Here’s a fact I bet you didn’t know…
Every $1 upward movement in the price of oil increases the earnings of BHP’s petroleum division by US$64 million.
Isn’t that incredible?
Well, if I’m right in the following analysis…
Oil is set to go from US$67…to $150 per barrel.
That’s a lot of extra potential extra zeroes for BHP.
So how will we get there?
Well…let me ask you a question.
What do you know about the velocity of money?
I know, I know…a bit analytical for a Saturday.
But hear me out. Because it’s one of the most fascinating subjects in economics theory.
What’s more, it shows you why oil prices, after years in the doldrums, could be about to make a shocking resurgence.
But you’ll rarely hear it discussed in the news.
That’s why it will hit everyone by surprise.
Market commentators seldom mention it.
And investors are mostly clueless about it.
Yet this theory is key to understanding why oil prices, and the global economy for that matter — despite efforts by the financial wardens to conceal it — is rife with inflation.
This week oil hit a three-year high. I believe this is a sign of things to come.
In short, oil could be on the cusp of a major price breakout.
To explain, we must come back to what economist refer to as the ‘velocity of money’.
Economists always overcomplicate things when explaining this concept, but it’s actually a very simple to wrap your head around.
Imagine you’re sitting around the dinner table with nine of your closest relatives…
In your hand is a $1 coin. No one else has any money in possession. In this example, your dollar represents the total money supply in your family.
If you stick that dollar in your pocket, you’d end up with what’s known as ‘zero velocity’.
This is no different to keeping money in the bank. All it means is that you haven’t given the dollar to anyone in exchange for something else.
No transactions means no velocity.
But let’s look at this from another angle…
Say you turned to the person seated to your right and handed them the $1 coin.
What you’d find now is that the velocity of money would’ve increased to 1.
Now let’s take this a step further…
As this coin gets passed around the table, every new change of hands adds an additional number to the velocity.
If the coin is passed around five times, you’d end up with a velocity of five. 10 times equals 10 velocity. And so on.
While a simple example, it illustrates what happens in the broader economy at large.
There are countless transactions taking place every day exchanging money for goods and services. This circulation of currency contributes to the total velocity of money — the number of times a single unit of currency exchanges hands.
How does this simple idea explain why the price of oil could be about to break out?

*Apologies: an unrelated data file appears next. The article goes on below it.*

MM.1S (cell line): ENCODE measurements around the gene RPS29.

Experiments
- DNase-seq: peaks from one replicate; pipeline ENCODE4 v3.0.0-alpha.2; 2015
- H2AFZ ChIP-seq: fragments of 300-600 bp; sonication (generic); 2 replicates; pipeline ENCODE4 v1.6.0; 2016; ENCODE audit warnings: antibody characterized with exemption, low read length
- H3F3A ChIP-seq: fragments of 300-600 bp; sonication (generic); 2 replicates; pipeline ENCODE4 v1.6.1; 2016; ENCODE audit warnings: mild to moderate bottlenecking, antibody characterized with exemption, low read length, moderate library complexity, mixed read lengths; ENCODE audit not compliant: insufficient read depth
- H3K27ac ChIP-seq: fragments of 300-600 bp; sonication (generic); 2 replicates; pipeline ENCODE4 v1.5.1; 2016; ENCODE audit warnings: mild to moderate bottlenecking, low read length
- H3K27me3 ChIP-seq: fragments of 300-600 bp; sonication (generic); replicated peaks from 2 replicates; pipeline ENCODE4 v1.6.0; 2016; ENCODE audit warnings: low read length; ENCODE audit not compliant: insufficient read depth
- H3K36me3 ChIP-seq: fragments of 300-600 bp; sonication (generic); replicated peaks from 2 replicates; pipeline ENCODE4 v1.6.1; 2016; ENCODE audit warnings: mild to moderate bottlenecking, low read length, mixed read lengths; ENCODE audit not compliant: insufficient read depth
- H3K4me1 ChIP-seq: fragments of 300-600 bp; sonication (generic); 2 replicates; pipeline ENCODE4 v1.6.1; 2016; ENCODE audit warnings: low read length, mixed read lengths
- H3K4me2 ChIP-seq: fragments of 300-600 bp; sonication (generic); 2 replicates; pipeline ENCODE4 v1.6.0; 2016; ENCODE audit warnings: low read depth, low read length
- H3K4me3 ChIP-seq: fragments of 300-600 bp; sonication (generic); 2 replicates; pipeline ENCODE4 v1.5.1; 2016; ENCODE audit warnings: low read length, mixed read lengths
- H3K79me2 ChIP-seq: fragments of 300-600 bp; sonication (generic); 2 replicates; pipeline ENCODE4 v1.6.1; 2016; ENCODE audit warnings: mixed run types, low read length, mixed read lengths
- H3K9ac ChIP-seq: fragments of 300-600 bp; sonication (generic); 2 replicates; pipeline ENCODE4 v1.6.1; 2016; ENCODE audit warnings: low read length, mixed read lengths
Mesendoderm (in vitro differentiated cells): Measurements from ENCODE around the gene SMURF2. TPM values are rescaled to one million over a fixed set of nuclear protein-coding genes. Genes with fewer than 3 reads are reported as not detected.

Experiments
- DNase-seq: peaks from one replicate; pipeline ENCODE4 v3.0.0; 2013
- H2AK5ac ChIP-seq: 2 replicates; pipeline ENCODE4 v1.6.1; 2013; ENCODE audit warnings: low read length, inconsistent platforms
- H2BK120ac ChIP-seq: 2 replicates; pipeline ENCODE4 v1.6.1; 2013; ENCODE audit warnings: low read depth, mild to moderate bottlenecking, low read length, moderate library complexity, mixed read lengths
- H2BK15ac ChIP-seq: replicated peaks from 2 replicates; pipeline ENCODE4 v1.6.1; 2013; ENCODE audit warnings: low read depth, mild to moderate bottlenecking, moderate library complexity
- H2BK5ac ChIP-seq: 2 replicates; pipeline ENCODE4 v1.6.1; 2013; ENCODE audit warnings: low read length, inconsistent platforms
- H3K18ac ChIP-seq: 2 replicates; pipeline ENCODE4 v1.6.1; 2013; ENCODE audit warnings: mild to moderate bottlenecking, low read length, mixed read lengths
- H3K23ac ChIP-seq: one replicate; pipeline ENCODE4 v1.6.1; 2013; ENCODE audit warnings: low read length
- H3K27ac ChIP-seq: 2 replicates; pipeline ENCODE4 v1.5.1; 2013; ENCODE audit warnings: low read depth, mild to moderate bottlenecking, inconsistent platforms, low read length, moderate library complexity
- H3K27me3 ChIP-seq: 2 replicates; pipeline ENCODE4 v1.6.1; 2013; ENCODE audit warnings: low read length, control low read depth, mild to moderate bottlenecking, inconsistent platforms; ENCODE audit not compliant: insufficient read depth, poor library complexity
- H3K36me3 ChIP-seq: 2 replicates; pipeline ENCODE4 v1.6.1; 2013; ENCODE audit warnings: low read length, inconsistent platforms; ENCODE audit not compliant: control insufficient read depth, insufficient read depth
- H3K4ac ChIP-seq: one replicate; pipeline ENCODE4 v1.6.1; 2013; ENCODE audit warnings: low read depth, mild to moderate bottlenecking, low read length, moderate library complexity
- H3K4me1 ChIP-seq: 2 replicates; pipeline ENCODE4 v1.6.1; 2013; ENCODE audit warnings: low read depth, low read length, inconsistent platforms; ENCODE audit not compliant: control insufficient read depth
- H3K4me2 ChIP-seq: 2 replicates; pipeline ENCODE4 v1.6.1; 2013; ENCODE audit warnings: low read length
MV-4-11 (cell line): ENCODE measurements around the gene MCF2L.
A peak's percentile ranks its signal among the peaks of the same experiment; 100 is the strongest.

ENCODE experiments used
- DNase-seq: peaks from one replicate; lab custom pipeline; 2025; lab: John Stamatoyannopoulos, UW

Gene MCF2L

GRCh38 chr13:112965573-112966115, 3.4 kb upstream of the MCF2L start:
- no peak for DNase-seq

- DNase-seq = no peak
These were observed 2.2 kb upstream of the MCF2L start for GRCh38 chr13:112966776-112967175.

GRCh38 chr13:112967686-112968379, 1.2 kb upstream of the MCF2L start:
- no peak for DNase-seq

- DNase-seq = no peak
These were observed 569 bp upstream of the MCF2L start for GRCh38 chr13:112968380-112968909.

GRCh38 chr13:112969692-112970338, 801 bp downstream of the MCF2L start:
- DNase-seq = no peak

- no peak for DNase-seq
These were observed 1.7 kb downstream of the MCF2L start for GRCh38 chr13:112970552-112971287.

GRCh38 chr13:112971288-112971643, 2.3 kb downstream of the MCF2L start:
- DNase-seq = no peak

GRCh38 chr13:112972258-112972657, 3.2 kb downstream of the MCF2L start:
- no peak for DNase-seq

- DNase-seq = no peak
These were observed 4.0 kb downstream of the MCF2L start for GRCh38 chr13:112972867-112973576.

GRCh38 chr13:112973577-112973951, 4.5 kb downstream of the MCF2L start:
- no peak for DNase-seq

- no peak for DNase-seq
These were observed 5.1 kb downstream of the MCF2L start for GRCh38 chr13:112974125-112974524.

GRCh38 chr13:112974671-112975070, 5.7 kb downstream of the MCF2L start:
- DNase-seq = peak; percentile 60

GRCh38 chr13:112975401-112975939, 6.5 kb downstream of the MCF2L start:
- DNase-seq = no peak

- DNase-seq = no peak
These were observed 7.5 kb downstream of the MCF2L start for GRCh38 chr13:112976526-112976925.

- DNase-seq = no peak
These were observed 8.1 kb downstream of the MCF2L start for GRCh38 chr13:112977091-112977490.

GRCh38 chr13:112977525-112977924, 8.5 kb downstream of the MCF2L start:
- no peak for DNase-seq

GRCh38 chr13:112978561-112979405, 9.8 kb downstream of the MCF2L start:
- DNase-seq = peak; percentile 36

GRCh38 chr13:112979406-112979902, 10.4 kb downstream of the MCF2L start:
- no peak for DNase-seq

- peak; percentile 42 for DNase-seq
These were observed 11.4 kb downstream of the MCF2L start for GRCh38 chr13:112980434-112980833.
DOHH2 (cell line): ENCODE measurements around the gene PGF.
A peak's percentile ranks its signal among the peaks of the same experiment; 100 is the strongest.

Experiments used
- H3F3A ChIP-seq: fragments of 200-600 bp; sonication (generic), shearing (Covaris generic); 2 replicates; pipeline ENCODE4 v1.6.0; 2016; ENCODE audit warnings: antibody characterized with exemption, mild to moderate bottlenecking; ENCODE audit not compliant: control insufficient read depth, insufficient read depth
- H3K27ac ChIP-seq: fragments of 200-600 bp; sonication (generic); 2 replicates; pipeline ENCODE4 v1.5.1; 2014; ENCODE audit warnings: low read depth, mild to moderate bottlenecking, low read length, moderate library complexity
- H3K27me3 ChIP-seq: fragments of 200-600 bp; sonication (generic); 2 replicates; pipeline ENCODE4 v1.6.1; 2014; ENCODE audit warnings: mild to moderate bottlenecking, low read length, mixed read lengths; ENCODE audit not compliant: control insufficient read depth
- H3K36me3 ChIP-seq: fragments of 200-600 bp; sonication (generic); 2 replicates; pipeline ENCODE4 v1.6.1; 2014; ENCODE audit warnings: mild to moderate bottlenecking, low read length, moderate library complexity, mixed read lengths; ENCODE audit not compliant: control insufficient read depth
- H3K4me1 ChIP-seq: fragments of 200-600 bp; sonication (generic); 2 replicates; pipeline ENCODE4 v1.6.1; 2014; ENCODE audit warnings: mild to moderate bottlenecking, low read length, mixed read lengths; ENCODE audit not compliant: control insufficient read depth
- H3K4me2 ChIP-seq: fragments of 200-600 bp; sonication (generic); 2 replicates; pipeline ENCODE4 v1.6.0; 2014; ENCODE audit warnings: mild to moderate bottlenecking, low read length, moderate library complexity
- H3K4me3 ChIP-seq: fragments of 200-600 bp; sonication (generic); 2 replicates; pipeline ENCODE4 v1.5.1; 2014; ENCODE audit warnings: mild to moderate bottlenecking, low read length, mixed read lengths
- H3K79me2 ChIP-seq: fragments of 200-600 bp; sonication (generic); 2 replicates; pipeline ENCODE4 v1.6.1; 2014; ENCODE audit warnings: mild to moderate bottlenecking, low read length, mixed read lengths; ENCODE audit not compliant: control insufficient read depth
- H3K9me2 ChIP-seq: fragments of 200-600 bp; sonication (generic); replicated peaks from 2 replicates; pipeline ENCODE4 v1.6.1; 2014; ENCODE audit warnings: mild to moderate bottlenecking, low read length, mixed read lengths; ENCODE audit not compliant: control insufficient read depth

You’re about to see.
Keep that thought as we head back to the dinner table…
You’re still holding the dollar in your hand. But now everyone also has a piece of cake in front of them.
You’re feeling peckish, so you turn to the person seated to your right and ask to buy theirs.
They agree, so you hand them the $1 in exchange for the cake.
They then realise that they want a piece of cake too. So they buy a piece from the person next to them using that same dollar.
Since two transactions have taken place using the same $1 coin, you end up with a velocity of 2.
Imagine this goes around the table until you end up with a velocity of 10.
In this scenario, your family economy has a GDP of $10 — the total value of goods produced and services provided.
That is, the same $1 coin exchanged hands 10 times, which gave it a velocity of 10. $1 multiplied by a velocity of 10 equals $10. And that’s your total productivity.
Now this is where things get interesting…
Let’s assume that everyone around the table has both a $1 coin and a piece of cake.
You’re feeling extra peckish, and decide to buy a cake from the person seated to your right. They agree, but then decide to buy a piece of cake from the person next to them with their dollar. This goes on right around the table until everyone ends up with $1 and a piece of cake, just as they started.
So what do you think the GDP of your family economy is now?
Well, despite increasing the currency supply, the GDP hasn’t changed. It’s still $10.
Do you see what happened?
In spite of everyone starting with $1, each person only made one transaction with their dollar coin. Because each coin was only exchanged once, it means the velocity of the money remains 1. Compare that to the first example where you were the only one holding a $1 coin…that same coin went around the table and changed hands 10 times.